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U.S. Soldier might get Court Martial for being a Christian.

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posted on May, 3 2013 @ 06:15 AM
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reply to post by Siberbat
 


Everything you have said is absolutely false. As I've already said in a previous post in this thread:


A Christian can pray at anytime, a Catholic can make the sign of the cross, a Muslim can bow to Mecca, a Pagan can cast a circle of Salt and call on the Elements etc., you just can't recruit. It's pretty simple. And yes when you sign up for the military, you are government property essentially... in other words you lose some of your rights and there isn't a soldier enlisted who hasn't been made aware of this reality.

edit on 3-5-2013 by Kali74 because: (no reason given)




posted on May, 3 2013 @ 08:13 AM
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Is it proselytization if another person approaches a soldier and asks them to share their faith? If the other person wants to hear and is interested, I don't see how this should be a problem.



posted on May, 3 2013 @ 08:18 AM
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No problem, as long as the government also charges atheists for spreading their viewpoint.



posted on May, 3 2013 @ 08:18 AM
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putrid theologyputrid theology

Originally posted by Kali74
reply to post by Siberbat
 


Everything you have said is absolutely false. As I've already said in a previous post in this thread:


A Christian can pray at anytime, a Catholic can make the sign of the cross, a Muslim can bow to Mecca, a Pagan can cast a circle of Salt and call on the Elements etc., you just can't recruit. It's pretty simple. And yes when you sign up for the military, you are government property essentially... in other words you lose some of your rights and there isn't a soldier enlisted who hasn't been made aware of this reality.

edit on 3-5-2013 by Kali74 because: (no reason given)

That is incorrect, you do not lose your rights while under military service. You still have the basic rights as any other US citizen. You cannot, however, make claims that the military supports your views, use military equipment to express those views, and use your uniform or rank to promote those views. That is where the restrictions come into play.

It is Wienstien, who is rabidly anti-christian, who has promoted anti-christian rhetoric. The fact he is focusing on one group is disturbing.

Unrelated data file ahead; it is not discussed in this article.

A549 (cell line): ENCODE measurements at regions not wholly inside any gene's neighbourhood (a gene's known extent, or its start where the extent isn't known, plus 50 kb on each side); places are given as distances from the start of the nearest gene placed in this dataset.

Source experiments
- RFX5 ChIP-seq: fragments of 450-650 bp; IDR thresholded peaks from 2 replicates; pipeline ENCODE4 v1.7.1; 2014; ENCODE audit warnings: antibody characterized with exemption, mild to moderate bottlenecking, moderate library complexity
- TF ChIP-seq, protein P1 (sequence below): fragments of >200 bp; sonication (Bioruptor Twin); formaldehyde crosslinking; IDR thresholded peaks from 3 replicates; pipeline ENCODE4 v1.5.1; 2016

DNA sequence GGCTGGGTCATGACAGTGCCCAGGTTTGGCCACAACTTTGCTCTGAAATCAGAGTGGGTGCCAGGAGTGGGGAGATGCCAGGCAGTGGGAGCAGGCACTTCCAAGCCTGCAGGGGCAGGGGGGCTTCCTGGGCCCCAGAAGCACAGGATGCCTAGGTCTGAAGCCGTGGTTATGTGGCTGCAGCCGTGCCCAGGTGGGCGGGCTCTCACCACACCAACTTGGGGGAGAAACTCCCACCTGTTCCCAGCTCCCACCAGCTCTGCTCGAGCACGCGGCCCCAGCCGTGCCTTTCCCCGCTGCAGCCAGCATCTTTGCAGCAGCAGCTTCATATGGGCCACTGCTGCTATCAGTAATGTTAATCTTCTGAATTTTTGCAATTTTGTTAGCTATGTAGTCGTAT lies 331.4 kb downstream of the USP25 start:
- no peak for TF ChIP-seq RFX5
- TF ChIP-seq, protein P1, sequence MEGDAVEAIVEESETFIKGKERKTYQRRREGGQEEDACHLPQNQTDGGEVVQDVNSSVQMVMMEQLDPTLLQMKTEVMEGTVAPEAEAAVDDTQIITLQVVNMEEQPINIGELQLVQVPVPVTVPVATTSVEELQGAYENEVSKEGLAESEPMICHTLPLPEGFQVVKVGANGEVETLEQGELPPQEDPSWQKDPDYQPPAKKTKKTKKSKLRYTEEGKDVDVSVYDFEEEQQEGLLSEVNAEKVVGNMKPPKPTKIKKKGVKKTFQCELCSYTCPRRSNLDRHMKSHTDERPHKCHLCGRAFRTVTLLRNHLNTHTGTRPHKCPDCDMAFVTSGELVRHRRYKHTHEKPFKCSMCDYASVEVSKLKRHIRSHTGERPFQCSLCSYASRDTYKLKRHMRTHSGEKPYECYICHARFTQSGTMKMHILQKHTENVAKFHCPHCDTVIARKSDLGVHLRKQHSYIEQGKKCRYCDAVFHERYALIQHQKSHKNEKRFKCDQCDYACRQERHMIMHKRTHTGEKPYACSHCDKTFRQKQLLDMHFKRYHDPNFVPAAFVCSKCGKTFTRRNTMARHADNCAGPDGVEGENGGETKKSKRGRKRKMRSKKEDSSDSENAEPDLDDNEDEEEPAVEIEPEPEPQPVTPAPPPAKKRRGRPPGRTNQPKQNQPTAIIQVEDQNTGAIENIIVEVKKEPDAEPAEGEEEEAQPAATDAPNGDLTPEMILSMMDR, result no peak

If these fundamentalist Christian monsters of human degradation, marginalization, humiliation and tyranny cannot broker or barter your acceptance of their putrid theology, then they crave for your universal silence in the face of their rapacious reign of theocratic terror. Indeed, they ceaselessly lust, ache, and pine for you to do absolutely nothing to thwart their oppression. Comply, my friends, and you, too, become as monstrously savage as are they. I beg you, do not feed these hideous monsters with your stoic lethargy, callousness and neutrality. Do not lubricate the path of their racism, bigotry, and prejudice. Doing so directly threatens the national security of our beautiful nation. - Micheal Wienstien Huffington Post (4-16-2013)


Notice all the psychological buzzwords in that quote. Is this what tolerance looks like? Is this what the DOD thinks about Christian soliders, saliors, airmen, and marines? He is the DOD religious advisor after all. How can this ideaology be defended much less supported? Keep in mind which groups have harmed the US the most in the last twelve years, but "christian monsters" "directly threatens national security".



posted on May, 3 2013 @ 08:26 AM
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reply to post by Siberbat
 




That is incorrect, you do not lose your rights while under military service. You still have the basic rights as any other US citizen.

Wrong when you join the military you become government property. You willfully give up many of your rights. The biggest one you give up is freedom of speech.




Keep in mind which groups have harmed the US the most in the last twelve years, but "christian monsters" "directly threatens national security".

Yes these Christian groups do threaten national security. They do it by going into Muslim nations and trying to convert the people there. This causes many problems a person would have to be blind not to see it.
edit on 3-5-2013 by buster2010 because: (no reason given)



posted on May, 3 2013 @ 09:29 AM
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reply to post by jessieg
 



Originally posted by jessieg
Is it proselytization if another person approaches a soldier and asks them to share their faith? If the other person wants to hear and is interested, I don't see how this should be a problem.


I don't think that would be a problem. Only if you try to recruit or convert. If they are interested and asking questions and you just answer the questions (and they don't complain about being harassed) I don't think it should be a problem either. If I were religious, I'd be REAL careful about it, though. I'd probably suggest they do research online or talk to a chaplain.

reply to post by rickymouse
 



Originally posted by rickymouse
No problem, as long as the government also charges atheists for spreading their viewpoint.


If soldiers try to recruit or convert others, no matter what their religious beliefs (or lack of same) I would hope the same rules apply.



posted on May, 3 2013 @ 09:30 AM
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reply to post by Siberbat
 


In looking up this issue I came across Weinstein, his wording is strong yes... but I can't say I disagree with him. I was raised Christian but I went to churches that were very open minded and embodied humility. I also family down in Alabama who are Evangelicals it is such a difference between how I understood Christianity and how they did. My family as much as I love them, outright offended me with their religious beliefs. Very in your face and is rampant throughout more than the South.